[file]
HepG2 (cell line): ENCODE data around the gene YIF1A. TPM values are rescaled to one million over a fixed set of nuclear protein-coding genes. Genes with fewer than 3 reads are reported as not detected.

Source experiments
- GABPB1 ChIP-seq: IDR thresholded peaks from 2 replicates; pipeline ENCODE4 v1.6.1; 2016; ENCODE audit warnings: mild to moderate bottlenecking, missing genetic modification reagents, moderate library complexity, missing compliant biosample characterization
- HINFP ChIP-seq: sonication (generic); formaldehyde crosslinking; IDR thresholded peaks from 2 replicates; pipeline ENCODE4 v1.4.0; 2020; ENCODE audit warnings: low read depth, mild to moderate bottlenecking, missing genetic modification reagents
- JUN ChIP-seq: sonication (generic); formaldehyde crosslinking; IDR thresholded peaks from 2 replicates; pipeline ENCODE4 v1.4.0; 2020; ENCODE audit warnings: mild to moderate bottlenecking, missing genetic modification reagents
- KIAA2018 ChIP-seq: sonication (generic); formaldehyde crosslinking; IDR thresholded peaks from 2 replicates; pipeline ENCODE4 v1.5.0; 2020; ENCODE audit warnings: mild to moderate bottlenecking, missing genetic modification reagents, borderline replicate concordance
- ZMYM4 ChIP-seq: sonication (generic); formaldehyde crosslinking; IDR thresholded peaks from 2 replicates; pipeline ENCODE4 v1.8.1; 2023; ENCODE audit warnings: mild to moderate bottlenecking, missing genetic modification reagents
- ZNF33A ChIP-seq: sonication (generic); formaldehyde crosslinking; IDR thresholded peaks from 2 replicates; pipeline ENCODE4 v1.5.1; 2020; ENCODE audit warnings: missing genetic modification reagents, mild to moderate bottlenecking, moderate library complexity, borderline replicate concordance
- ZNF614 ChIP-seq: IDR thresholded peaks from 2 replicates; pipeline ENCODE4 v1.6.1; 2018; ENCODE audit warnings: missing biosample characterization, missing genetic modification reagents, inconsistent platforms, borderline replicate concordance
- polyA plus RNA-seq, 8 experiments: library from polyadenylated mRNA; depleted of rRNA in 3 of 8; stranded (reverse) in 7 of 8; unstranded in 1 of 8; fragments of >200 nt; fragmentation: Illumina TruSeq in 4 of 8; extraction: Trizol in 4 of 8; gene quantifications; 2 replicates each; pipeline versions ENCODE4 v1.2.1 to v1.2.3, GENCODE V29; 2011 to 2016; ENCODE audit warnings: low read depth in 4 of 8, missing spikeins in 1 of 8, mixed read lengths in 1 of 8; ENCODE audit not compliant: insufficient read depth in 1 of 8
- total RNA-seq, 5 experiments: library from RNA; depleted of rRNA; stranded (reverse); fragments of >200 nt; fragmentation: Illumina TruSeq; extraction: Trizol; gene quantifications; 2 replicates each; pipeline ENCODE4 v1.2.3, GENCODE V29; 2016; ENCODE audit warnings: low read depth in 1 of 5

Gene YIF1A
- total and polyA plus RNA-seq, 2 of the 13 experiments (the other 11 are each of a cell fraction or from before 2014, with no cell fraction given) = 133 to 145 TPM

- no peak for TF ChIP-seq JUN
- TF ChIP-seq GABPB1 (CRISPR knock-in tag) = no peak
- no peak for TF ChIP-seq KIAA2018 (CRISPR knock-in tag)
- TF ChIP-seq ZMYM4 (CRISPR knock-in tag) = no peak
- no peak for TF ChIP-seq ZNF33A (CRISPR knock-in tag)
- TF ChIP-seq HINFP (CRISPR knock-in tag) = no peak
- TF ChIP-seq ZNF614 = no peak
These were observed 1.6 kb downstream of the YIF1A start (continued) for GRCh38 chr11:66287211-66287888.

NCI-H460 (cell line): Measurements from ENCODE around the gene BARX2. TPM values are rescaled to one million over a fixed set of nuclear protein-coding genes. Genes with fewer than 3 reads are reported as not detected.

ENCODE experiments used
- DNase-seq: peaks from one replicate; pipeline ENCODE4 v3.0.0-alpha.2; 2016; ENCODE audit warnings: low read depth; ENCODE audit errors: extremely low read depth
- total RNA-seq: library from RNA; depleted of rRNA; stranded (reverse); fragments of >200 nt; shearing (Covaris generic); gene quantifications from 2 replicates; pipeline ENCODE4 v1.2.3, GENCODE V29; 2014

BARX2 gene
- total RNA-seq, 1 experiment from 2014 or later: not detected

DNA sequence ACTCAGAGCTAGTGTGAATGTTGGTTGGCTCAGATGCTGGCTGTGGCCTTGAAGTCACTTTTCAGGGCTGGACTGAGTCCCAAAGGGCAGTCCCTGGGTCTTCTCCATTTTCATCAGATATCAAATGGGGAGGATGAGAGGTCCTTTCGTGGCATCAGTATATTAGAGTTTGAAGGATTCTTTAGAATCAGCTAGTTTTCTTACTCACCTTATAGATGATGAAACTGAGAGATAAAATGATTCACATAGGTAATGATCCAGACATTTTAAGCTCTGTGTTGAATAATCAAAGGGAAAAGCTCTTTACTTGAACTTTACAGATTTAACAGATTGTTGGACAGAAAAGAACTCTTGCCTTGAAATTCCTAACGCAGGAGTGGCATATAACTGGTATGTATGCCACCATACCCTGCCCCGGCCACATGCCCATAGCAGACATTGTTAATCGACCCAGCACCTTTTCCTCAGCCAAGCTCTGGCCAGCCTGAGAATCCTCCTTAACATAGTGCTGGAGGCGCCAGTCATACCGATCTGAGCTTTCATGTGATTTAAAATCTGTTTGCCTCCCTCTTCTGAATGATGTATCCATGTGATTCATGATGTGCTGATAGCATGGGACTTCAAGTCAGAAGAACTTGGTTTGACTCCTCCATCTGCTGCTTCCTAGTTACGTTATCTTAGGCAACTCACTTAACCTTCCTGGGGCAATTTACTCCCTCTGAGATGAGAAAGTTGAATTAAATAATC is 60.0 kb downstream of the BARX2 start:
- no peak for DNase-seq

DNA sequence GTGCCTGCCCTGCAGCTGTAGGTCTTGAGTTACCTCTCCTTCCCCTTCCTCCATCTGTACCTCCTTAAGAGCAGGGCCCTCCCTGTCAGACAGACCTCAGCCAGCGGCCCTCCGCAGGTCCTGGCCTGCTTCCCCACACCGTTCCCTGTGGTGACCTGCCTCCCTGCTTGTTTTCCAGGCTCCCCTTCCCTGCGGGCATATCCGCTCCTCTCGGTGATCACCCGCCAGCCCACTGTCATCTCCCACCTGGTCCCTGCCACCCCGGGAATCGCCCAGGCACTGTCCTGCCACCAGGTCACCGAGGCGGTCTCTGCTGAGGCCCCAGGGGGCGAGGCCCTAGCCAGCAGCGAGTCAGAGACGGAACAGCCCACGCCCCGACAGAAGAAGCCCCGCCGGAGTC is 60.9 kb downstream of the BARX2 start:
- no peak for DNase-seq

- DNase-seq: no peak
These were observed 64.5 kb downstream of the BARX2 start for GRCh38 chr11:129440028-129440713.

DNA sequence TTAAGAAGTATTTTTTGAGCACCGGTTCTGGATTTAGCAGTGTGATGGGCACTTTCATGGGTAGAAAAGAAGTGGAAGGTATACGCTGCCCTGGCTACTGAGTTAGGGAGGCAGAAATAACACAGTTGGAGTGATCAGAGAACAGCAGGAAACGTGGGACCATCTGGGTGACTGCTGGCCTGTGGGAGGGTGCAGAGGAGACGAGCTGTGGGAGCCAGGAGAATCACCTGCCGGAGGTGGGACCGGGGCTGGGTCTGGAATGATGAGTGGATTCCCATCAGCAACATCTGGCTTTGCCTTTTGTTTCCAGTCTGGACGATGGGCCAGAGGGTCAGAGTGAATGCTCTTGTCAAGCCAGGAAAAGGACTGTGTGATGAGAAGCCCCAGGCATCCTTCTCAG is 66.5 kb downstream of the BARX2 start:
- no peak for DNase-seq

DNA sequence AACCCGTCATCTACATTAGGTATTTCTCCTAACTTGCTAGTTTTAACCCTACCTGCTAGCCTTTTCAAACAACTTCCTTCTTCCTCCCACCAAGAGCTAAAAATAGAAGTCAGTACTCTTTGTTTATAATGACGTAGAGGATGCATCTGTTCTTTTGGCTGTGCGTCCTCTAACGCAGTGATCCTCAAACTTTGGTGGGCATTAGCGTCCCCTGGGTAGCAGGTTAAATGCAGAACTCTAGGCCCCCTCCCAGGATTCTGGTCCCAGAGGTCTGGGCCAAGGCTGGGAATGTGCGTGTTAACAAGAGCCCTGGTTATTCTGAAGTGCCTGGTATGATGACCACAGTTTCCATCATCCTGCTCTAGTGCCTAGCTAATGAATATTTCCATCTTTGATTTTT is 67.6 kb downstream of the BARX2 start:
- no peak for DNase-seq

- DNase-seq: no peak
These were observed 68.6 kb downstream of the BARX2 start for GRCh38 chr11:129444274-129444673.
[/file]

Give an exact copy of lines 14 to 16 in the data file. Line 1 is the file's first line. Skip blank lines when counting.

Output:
- no peak for TF ChIP-seq JUN
- TF ChIP-seq GABPB1 (CRISPR knock-in tag) = no peak
- no peak for TF ChIP-seq KIAA2018 (CRISPR knock-in tag)